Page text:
Friends With Kids (2012)
Director: Jennifer Westfeldt
Writer: Jennifer Westfeldt
Starring: Adam Scott, Jennifer Westfeldt, Kristen Wiig, Jon Hamm, Maya Rudolph, Chris O’Dowd, Megan Fox, Edward Burns
Let’s talk about romantic comedies. It will likely not surprise anyone to know that generally I am not a fan of this ‘genre’ of film, and very rarely will I willingly go to see something marketed as a rom-com unless there’s also a healthy dose of zom. That isn’t to say that it’s impossible for me to enjoy a romantic comedy, although I struggle to name any off the top of my head that I recall enjoying. The predictability is a big issue, knowing that the two romantic leads will undoubtedly end up together (unless it’s a Nicholas Sparks film in which case someone will DIE spoiler alert). On top of that you have numerous tropes sprinkled throughout the film that just become lazy and boring. But they are successful. There is something about them that draws an audience, and the studios know that, and we all know that, and as much as I dislike them because they’re fake, that’s WHY people love them. Movie critics are vastly different from the general movie-going public, and I think it falls to the REASON people go to movies. Most people see films as escapism – they want to see happy people doing happy things because life is kinda shitty a lot of the time. For me, I want to see life and truth on the screen, something for me to relate to and nod and say ‘Yes, I am ALSO miserable!’ Hence why I love Charlie Kaufman.
But I digress. I’m here to review ‘Friends With Kids,’ the first romantic comedy I’ve gone to see in the theatres in ages. The cast had a lot to do with that, Adam Scott in particular and his work on Parks and Rec has become a favorite actor of mine. I wasn’t expecting anything amazing, but I was hoping for a fresh take on the genre rather than a rehash of all the tropes I’m used to. What I ended up getting was something in between, a fairly traditional rom-com with a few fresh ideas mixed in and even some odd (but refreshing) subversions to the tropes.
The plot goes like this – Best friends and completely platonic lovers Jason and Julie are having trouble in the dating world – he’s a serial dater and she’s just plain unlucky. Their two best friend couples are now married and with children and seem miserable because of it. After talking about the state of their friends’ lives Jason and Julie realize they agree that they want kids – but none of the ‘kill-the-romance’ feelings that come with it. So they come up with a plan – have a child together, raise it together with joint custody, split everything down the middle, then try and find ‘their guy/girl.’ That way they already have the parenting stuff down so when they meet ‘the one’ the romance stays alive. It’s an interesting plan that their friends are not on board with, seeing it as an affront to their lives, but ultimately it seems to work. They’re both happy! Until those pesky feelings for each other start to get in the way.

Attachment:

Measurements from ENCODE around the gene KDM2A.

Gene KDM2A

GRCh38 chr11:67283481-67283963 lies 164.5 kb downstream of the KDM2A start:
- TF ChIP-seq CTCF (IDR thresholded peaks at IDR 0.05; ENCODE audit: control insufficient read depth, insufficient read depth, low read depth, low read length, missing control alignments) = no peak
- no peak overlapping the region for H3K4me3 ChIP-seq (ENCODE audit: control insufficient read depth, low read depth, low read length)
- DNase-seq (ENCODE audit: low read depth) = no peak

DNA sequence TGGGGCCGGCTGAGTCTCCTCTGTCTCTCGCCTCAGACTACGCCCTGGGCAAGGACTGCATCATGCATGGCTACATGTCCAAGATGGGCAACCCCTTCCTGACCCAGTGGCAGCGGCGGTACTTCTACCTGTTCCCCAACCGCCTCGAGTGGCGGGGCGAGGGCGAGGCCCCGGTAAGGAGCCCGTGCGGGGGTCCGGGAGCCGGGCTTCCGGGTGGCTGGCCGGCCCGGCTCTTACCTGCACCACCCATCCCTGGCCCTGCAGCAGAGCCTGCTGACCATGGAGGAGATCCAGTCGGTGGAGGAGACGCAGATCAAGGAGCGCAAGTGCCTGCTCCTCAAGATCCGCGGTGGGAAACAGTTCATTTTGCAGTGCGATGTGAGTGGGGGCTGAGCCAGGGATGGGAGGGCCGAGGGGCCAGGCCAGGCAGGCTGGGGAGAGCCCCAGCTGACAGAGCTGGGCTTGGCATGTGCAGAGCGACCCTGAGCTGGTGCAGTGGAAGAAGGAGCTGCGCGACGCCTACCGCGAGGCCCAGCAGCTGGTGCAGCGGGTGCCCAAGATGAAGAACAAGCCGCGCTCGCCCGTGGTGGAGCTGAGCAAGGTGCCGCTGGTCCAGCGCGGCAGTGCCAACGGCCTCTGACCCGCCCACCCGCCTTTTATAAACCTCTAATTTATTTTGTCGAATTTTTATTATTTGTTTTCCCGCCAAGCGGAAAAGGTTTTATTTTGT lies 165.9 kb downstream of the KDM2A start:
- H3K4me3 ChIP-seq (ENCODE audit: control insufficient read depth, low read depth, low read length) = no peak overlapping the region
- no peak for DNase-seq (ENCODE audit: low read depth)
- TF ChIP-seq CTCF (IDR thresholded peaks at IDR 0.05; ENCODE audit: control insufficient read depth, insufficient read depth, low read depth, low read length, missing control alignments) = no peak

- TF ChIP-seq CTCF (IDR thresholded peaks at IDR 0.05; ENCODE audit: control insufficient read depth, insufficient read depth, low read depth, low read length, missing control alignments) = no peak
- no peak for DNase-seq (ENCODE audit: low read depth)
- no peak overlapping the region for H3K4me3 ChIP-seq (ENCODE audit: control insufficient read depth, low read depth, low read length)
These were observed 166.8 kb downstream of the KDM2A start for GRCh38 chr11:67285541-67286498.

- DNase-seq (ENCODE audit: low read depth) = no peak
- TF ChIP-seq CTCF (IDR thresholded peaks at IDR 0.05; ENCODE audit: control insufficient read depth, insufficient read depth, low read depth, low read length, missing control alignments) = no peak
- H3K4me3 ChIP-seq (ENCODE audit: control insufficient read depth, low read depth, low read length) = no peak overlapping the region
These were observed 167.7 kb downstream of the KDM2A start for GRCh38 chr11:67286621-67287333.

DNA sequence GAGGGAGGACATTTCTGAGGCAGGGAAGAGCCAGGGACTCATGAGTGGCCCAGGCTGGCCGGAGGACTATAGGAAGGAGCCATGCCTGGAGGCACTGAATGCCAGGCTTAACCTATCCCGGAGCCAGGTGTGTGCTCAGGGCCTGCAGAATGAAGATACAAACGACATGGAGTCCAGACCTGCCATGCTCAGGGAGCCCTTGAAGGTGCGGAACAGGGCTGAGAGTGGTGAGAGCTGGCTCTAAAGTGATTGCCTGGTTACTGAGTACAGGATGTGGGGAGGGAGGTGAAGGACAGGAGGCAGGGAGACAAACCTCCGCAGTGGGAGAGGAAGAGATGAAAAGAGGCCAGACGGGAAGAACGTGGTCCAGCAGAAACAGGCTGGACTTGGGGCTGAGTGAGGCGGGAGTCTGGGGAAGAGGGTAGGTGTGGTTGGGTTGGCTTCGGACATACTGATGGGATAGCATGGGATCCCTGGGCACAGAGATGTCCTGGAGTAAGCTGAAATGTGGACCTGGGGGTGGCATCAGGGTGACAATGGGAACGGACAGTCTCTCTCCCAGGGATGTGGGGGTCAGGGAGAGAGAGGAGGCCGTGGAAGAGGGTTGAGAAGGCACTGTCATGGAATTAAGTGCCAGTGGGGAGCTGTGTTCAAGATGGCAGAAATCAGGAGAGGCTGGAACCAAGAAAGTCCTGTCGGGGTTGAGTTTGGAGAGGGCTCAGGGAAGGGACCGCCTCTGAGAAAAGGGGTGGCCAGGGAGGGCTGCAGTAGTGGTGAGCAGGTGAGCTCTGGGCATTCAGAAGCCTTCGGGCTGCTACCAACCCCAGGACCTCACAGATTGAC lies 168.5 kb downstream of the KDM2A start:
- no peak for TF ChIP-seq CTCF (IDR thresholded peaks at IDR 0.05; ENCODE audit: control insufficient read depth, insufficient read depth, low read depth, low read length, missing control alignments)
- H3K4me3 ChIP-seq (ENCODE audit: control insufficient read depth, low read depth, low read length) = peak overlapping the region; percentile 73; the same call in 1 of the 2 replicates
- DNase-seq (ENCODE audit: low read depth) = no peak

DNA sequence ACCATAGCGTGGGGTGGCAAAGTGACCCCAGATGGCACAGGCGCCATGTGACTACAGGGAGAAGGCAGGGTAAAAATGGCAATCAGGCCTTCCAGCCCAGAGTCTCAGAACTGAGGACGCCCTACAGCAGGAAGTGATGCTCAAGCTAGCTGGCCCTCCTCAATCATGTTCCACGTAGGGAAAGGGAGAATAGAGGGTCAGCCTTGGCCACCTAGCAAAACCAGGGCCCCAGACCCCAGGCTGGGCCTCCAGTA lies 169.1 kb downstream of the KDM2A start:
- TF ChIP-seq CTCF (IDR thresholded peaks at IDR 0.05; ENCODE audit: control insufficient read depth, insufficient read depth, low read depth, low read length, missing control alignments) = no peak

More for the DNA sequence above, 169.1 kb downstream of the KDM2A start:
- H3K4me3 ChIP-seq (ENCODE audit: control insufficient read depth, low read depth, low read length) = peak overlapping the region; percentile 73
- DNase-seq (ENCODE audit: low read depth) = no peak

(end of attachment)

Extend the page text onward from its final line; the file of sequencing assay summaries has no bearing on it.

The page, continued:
The whole plot is a unique take on the ‘platonic friends develop feelings for each other’ story, but that’s where the problems lie. I liked the idea of these two friends raising a kid together. I wanted them to stay best friends for the whole movie, but sure enough the feelings come into play and there’s a weird power struggle where I was never sure which way the movie would go. There were plenty of moments where I applauded the film for it’s subversion of the usual tropes, but ultimately it still stayed on the usual rom-com course.
Generally the performances are all solid. Adam Scott was fine, although casting him in this role is baffling to me. Adam Scott is the perfect nerdy awkward but charming guy, and here he’s playing a ‘player’ who loves big boobs? I just couldn’t believe he had these personality traits, and was successful at it. Like, Bradley Cooper could play that role. Adam Scott can only play that role if he was a creepy guy who strikes out more than not (Jack Black’s character from Shallow Hal, for example). It didn’t help that we didn’t get much in terms of who his character was aside from the above and that he hates religion (the movie opens with a shot of Richard Dawkin’s ‘The God Delusion’ because that’s how you establish character traits).
It was actually really interesting to see Kristen Wiig play a pretty much straight dramatic role. She has a couple funny quips here and there but overall her and Jon Hamm’s relationship is the most depressing and awkward. There’s a wonderful scene (probably my favorite scene) where all the characters are together at a cabin and Jon Hamm has words with Adam Scott about their respective relationship statuses and it was just filled with such truth and honesty regarding platonic friendships that the eventual romance unfortunately dampened the effect of that speech.
And I have to give a shout out to Chris O’Dowd who was the most rational and charming person in the cast, possibly because that man has trouble NOT being charming and awesome. But I really liked his and Maya Rudolph’s relationship as it felt the most honest and real, and even with the troubles they had here and there they still were able to make things work.
I feel like I’m just bashing this film, but overall I did like it. I think I just saw tons of potential there that I wish had been met. But I think it’s worth seeing, if only for the interesting ideas presented and perhaps one of the greatest final lines of a romantic comedy I’ve ever heard (think the final scene in Jerry Maguire, but filthier). The performances are solid, and there’s some fantastic dialogue and scenes in general that take the rom-com genre up in status very, very slightly. But I’ll take it where I can get it.